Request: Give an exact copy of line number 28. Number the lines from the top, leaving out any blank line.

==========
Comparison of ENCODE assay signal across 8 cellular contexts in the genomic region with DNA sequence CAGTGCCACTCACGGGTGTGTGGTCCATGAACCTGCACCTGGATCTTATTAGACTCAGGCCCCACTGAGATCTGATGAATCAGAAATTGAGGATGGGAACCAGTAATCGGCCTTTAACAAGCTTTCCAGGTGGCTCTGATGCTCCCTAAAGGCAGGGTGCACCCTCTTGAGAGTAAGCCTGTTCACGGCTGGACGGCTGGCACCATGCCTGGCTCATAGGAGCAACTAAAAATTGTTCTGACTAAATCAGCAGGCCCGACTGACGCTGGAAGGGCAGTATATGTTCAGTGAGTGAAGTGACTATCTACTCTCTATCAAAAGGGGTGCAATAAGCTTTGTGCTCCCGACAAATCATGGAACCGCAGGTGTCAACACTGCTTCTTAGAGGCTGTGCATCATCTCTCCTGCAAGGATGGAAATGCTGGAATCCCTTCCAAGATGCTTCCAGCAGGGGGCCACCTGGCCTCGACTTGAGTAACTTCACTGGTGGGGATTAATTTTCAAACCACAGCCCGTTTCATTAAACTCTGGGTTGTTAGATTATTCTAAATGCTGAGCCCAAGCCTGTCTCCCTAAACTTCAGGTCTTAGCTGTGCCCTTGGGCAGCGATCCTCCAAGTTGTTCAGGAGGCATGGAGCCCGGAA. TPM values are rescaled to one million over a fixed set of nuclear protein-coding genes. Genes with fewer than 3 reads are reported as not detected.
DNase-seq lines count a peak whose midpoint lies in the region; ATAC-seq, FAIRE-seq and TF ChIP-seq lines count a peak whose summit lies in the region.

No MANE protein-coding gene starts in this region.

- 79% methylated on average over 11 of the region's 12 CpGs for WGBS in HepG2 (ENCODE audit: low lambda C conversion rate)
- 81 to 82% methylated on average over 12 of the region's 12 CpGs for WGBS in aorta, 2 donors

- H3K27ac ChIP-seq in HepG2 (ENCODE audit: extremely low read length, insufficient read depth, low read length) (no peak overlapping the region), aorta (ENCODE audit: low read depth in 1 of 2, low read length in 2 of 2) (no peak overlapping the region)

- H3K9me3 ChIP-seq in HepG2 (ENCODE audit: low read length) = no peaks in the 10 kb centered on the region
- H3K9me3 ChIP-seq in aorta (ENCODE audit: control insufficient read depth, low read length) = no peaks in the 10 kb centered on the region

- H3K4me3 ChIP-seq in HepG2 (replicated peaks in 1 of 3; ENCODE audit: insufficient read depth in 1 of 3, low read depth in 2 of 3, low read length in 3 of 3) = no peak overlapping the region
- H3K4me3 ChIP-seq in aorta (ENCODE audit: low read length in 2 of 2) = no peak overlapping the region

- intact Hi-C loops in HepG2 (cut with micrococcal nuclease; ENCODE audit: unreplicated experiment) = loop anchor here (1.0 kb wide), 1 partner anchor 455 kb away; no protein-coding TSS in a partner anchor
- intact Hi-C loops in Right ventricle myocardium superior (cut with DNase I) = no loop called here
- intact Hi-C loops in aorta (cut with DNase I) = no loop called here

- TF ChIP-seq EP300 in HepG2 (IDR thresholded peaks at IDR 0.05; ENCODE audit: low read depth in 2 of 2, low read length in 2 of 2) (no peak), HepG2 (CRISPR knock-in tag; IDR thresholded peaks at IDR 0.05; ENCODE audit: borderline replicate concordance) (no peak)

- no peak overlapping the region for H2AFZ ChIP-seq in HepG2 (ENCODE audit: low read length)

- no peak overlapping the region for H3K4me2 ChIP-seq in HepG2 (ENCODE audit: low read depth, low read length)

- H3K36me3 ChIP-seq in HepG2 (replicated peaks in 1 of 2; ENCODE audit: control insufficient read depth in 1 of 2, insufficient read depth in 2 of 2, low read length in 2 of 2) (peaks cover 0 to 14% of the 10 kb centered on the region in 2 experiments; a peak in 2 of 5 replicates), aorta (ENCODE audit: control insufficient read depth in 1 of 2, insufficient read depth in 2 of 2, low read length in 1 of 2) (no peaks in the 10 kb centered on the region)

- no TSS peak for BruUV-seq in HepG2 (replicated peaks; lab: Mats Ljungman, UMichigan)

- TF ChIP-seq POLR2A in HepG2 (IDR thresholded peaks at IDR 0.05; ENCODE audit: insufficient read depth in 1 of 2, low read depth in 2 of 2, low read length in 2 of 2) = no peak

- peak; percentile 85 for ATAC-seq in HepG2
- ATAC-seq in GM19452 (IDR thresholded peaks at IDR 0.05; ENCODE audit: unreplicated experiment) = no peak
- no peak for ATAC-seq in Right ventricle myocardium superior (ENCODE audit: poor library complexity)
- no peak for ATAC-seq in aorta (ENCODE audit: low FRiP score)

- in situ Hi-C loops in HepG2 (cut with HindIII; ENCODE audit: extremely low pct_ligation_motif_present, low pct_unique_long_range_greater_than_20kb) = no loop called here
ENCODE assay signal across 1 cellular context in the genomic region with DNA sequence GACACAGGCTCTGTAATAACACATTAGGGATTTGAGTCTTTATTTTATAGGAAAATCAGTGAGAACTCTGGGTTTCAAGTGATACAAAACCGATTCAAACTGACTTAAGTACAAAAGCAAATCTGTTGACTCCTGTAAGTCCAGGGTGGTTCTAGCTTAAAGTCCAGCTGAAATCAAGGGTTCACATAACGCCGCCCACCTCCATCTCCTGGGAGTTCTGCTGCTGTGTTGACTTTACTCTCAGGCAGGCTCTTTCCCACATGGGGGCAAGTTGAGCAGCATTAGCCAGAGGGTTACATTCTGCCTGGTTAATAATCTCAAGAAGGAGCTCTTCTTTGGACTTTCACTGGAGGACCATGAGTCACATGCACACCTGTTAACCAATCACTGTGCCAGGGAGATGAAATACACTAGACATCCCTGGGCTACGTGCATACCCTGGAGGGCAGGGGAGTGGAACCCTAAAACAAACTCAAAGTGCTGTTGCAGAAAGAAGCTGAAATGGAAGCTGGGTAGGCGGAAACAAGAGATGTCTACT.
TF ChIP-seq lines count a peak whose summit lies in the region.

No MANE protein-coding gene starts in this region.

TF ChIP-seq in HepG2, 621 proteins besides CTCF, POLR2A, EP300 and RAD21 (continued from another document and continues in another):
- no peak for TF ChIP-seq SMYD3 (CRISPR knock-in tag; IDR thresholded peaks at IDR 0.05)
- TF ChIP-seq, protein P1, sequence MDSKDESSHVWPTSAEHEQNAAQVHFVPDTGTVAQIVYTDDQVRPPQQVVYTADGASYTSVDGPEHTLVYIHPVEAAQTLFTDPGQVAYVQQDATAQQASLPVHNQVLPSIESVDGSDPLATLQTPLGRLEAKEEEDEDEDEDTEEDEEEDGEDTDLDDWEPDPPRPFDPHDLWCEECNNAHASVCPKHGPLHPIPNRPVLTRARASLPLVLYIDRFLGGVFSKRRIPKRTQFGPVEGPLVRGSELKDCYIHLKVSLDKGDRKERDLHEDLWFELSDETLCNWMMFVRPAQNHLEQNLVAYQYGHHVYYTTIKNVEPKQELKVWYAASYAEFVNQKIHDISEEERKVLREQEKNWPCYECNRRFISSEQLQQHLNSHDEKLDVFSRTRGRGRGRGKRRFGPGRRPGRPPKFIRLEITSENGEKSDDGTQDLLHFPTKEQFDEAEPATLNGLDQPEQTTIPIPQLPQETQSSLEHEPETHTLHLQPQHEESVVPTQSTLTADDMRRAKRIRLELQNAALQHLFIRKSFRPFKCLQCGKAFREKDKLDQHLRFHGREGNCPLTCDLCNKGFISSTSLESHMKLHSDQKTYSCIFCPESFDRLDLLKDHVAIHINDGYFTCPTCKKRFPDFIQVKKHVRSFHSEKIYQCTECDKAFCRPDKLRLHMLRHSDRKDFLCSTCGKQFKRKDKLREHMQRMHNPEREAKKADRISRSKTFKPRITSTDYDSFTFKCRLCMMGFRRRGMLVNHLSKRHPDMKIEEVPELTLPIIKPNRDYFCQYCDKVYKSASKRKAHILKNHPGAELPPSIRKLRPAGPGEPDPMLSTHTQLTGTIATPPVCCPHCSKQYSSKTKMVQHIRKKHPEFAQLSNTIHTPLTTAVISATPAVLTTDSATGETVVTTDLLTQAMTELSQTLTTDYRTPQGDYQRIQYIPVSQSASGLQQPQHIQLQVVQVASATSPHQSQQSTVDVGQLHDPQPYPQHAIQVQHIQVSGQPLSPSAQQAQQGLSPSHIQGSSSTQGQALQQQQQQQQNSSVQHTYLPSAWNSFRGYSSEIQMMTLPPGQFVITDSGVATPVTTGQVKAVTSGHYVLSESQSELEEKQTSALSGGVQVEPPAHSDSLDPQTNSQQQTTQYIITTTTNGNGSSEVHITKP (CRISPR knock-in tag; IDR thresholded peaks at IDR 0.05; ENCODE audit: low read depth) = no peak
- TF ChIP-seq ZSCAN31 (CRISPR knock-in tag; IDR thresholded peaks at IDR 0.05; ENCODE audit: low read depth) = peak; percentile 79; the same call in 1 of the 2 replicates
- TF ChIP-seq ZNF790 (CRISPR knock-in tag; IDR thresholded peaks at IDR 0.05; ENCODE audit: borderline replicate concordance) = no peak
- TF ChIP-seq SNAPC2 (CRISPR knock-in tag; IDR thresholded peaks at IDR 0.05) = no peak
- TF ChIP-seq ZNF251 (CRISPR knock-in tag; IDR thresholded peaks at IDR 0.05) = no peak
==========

TF ChIP-seq in HepG2, 621 proteins besides CTCF, POLR2A, EP300 and RAD21 (continued from another document and continues in another):